YATESVILLE — The Pittston Area School Board on Tuesday voted to fire a teacher, who has been under investigation for an alleged inappropriate relationship with a student, amid a potential Sunshine Law violation.
After a brief executive session, the board unanimously voted to terminate “employee number 41166,” effective April 28, 2016. A source within the school district confirmed to the Times Leader the employee was Colleen McGarry.
The motion was grouped together with other agenda items and all the items were voted on together.
A Times Leader correspondent interrupted the roll call on a point of order and asked why the employee wasn’t named.
The board said the employee wasn’t named because it was a “personnel issue” and that the employee number “is the only identifying information it is required to give.”
After the meeting, when the correspondent told board solicitor Sam Falcone and board president Kent Bratlee that omitting the employee’s name before a vote was a violation of the Sunshine Law, they both stated that it wasn’t.
“I think the solicitor is incorrect,” Melissa Melewski, media law counsel to the Pennsylvania NewsMedia Association, said when the situation was described to her.
Melewski said “If the public doesn’t know who the teacher is, they can’t have a meaningful discussion” on the matter. And the state Sunshine Act guarantees the public the right to comment on such public actions of a board before they occur.
In addition, the state Right to Know law makes a public school employee’s hiring and firing public record, according to Melewski.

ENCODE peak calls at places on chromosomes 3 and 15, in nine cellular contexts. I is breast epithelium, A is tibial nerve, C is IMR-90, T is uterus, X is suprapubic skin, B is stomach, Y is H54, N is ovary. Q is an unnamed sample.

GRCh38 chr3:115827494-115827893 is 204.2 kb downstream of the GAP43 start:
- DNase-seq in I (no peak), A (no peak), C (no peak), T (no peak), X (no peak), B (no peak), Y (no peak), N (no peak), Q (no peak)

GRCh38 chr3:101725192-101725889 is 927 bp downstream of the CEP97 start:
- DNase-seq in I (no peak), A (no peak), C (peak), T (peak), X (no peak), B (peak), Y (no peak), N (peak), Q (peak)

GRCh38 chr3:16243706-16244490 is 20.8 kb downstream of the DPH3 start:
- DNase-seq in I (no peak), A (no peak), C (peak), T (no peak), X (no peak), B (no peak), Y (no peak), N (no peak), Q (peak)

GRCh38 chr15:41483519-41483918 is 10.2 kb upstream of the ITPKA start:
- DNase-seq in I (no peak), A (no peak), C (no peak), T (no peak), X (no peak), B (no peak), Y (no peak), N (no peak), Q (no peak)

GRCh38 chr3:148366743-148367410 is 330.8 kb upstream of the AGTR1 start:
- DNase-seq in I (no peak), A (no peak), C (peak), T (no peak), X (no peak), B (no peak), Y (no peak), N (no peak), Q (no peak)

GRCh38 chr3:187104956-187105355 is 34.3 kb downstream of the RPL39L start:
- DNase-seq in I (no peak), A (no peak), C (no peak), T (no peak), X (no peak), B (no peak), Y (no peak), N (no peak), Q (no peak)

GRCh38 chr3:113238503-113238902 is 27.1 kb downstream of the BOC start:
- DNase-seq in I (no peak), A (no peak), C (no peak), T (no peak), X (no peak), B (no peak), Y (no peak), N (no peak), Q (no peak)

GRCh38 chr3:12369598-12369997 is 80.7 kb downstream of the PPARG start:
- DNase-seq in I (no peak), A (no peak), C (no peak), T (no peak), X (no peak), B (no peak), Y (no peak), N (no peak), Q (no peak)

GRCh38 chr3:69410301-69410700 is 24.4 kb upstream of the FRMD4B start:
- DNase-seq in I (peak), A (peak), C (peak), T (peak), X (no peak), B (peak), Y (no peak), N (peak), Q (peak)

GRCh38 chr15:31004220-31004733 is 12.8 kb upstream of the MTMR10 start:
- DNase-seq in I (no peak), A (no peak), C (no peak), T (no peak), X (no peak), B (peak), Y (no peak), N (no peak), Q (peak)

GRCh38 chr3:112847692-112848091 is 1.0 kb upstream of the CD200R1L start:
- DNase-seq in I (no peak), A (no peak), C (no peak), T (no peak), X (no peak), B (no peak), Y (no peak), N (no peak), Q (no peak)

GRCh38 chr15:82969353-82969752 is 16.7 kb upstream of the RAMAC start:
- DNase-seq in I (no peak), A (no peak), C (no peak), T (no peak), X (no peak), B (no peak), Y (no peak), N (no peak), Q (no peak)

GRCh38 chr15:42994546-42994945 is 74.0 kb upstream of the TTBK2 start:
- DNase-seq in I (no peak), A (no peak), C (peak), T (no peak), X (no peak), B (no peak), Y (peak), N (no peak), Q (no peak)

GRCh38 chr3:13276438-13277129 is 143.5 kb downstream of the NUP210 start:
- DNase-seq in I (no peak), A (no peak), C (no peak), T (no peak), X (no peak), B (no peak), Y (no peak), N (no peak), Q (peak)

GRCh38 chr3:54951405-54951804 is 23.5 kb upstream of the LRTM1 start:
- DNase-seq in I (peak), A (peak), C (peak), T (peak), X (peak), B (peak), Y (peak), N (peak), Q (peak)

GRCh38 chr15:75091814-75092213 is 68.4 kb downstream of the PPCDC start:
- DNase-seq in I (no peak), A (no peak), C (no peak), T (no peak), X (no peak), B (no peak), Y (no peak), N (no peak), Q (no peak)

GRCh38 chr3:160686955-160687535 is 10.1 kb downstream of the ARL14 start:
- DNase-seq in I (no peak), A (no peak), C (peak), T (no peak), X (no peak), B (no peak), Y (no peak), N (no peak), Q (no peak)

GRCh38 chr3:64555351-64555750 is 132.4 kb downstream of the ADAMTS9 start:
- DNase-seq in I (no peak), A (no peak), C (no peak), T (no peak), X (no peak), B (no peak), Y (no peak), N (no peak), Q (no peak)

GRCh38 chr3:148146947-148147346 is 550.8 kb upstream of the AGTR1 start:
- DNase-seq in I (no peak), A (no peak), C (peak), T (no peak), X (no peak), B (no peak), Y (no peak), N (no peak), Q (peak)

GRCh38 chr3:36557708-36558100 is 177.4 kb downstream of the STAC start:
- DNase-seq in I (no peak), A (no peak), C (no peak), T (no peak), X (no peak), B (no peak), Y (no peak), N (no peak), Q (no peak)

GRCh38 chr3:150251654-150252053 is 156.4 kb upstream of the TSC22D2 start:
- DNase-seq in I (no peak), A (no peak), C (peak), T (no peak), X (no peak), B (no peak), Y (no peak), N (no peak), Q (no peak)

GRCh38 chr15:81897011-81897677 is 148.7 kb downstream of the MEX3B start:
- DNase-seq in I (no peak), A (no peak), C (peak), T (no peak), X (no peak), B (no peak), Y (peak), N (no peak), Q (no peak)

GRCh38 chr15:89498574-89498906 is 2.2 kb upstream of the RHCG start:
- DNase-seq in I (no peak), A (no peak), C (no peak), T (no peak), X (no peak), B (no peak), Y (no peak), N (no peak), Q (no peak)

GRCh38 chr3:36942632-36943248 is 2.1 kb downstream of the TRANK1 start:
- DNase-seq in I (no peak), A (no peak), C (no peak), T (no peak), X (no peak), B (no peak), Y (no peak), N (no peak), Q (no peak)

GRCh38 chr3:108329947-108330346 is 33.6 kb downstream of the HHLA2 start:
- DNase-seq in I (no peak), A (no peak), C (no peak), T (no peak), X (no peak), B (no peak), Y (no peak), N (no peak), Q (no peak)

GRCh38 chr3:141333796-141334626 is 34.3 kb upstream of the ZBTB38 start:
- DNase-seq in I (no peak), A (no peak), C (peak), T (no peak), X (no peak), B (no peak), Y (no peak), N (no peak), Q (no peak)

McGarry taught 11th and 12th grade mathematics, including advanced and honors classes.
When contacted Tuesday, District Attorney Stefanie Salavantis said she couldn’t comment on charges in connection with McGarry.
The board also unanimously voted to approve the proposed final budget for the 2016-2017 school-year. The $47,544,243 budget includes a millage increase of 3.3 percent. The new millage will be 14.9773. A mill is a $1 tax on every $1,000 of assessed property value. The increase would amount to roughly $96 per year for an average home valued at $200,000.
During the work session that preceded the regular meeting, business manager Albert Melone presented the proposed budget which included an alternate millage increase of 5.28 percent.
“We need (the increase) just to break even,” Melone said. “The truth of the matter is that we have no choice.”
Melone said everyone from every department needs to come together to save the district.
“You will take down your own school district if you keep taking care of yourself,” he said. “Every department is under the gun; from transportation to entitlements, “
“This is about the future,” Melone said. “If we do not make it, it is in my opinion that it will be on everyone. No one will be able to point to anyone and say ‘they did it,’ or ‘he did it.’”
The board’s next regular meeting will be held 7 p.m. June 21, with an executive session starting at 6 p.m. for personnel purposes.
Times Leader staff writer Melanie Mizenko contributed to this report.